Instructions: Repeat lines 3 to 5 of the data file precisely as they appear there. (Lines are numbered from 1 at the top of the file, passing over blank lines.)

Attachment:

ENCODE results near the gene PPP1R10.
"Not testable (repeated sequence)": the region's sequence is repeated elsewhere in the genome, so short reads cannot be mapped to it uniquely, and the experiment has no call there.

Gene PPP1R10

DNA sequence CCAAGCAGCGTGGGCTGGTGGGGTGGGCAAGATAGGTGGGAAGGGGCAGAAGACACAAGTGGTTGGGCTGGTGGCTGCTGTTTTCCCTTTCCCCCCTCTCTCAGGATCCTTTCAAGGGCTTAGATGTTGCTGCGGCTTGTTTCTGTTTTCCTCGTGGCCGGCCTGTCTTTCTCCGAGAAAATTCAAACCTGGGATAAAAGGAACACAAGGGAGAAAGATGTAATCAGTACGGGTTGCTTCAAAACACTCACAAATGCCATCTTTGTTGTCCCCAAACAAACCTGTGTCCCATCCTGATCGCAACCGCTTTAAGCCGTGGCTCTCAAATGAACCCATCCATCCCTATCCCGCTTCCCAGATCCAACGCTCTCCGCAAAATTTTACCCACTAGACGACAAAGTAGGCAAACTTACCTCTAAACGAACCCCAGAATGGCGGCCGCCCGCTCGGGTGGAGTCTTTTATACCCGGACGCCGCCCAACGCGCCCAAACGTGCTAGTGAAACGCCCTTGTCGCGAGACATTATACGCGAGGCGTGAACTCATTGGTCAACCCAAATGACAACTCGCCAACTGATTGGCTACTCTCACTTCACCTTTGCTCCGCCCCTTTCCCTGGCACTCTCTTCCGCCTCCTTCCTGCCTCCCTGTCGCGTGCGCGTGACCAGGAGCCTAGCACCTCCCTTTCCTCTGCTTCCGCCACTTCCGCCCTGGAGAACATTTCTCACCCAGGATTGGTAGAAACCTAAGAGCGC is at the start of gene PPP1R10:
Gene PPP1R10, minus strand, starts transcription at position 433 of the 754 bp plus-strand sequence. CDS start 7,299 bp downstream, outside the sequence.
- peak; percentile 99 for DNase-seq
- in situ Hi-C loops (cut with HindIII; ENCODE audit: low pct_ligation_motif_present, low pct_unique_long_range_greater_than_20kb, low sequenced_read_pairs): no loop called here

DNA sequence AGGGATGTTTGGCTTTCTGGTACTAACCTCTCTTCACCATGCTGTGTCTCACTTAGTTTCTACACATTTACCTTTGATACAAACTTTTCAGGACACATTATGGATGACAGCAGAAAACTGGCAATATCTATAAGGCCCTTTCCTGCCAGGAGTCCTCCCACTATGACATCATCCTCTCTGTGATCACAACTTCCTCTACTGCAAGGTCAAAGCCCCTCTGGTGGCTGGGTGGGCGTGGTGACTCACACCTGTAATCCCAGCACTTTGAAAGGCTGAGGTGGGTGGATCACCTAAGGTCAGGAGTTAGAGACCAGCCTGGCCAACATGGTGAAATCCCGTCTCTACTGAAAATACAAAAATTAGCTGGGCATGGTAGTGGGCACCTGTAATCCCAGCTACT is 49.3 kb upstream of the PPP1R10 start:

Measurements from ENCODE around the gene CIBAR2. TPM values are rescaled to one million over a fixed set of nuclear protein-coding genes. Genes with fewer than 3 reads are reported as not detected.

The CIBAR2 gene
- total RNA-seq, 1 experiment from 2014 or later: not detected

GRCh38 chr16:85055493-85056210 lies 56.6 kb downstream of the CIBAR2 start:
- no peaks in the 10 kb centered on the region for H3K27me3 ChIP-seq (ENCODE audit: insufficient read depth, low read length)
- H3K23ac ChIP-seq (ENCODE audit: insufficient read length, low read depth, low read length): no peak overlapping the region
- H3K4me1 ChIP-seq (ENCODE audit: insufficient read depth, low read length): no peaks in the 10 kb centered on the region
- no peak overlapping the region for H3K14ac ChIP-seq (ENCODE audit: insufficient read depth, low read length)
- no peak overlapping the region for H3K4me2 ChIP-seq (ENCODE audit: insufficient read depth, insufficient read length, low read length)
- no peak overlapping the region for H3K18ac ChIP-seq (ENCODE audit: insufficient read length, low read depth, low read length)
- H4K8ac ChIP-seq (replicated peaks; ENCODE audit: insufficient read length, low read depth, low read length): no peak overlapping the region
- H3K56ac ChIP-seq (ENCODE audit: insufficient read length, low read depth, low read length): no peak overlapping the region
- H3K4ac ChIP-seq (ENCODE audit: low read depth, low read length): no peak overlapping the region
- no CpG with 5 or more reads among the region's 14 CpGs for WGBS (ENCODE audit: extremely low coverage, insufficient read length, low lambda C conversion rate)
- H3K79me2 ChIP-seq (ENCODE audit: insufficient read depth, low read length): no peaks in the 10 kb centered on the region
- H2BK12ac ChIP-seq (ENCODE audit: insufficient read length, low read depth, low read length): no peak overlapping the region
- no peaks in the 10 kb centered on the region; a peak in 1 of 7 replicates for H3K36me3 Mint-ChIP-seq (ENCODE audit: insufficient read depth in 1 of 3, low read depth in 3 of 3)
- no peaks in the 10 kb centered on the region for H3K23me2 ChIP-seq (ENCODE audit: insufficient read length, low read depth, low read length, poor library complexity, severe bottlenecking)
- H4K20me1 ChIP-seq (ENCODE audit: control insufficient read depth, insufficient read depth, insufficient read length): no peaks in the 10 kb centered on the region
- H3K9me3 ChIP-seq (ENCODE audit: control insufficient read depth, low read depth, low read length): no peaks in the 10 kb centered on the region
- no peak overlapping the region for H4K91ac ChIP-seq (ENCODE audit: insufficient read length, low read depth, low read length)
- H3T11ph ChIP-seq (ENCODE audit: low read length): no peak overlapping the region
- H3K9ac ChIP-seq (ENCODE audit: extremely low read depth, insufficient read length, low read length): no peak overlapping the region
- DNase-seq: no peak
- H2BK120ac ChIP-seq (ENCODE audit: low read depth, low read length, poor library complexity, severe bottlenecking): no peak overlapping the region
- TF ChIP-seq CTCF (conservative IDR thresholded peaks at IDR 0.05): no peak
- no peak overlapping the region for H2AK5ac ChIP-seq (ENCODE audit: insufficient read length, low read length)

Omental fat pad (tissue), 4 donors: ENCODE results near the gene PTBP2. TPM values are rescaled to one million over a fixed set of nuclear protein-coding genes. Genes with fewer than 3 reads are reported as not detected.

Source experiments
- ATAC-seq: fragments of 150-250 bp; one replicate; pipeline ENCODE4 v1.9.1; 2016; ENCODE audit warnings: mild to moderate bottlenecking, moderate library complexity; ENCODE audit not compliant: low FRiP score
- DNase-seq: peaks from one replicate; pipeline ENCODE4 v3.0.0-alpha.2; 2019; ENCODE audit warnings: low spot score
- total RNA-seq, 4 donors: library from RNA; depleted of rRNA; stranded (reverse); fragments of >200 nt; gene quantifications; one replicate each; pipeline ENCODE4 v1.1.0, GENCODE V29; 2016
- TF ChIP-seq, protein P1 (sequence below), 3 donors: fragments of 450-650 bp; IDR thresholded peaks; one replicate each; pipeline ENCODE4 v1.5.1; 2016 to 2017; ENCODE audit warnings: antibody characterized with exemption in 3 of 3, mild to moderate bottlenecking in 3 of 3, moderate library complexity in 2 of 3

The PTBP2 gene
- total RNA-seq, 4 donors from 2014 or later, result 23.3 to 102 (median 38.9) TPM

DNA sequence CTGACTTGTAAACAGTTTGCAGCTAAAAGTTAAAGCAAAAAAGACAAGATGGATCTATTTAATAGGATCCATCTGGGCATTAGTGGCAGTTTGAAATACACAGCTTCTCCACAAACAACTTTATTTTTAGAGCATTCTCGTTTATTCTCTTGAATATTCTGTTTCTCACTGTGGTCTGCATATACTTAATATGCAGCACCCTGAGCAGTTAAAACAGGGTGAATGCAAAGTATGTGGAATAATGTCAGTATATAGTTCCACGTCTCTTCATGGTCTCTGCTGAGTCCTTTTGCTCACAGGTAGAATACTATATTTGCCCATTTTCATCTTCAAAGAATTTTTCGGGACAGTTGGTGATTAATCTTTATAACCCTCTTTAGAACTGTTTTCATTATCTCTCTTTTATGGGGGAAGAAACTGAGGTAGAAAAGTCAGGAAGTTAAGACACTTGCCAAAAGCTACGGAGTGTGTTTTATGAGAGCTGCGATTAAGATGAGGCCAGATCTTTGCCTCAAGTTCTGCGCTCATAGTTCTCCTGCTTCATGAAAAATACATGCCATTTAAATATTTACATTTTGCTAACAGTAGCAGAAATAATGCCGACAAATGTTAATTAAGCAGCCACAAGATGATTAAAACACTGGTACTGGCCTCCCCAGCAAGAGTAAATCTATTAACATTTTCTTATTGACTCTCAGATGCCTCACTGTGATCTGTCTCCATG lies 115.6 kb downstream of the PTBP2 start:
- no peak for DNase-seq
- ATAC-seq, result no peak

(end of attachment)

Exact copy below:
Gene PPP1R10

DNA sequence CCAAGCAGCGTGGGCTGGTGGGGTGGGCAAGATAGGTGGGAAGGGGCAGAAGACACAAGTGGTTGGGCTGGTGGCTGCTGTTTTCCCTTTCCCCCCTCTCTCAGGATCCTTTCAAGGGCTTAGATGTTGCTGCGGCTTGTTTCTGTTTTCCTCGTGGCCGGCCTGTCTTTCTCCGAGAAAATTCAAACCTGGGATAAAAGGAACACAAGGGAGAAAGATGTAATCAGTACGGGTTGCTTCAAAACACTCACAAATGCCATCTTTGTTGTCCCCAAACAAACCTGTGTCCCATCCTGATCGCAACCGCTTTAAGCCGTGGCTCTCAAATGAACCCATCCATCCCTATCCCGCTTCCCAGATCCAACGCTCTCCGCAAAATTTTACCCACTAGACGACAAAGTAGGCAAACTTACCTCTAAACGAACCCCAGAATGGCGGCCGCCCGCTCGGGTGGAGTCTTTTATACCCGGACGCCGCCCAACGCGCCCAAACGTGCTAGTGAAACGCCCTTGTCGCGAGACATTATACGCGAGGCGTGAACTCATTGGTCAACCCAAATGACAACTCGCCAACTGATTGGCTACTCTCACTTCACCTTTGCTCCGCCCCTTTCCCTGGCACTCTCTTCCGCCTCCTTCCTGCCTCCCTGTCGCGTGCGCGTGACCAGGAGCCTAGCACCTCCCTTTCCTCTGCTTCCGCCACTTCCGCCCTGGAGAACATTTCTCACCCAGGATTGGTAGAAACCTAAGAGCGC is at the start of gene PPP1R10:
Gene PPP1R10, minus strand, starts transcription at position 433 of the 754 bp plus-strand sequence. CDS start 7,299 bp downstream, outside the sequence.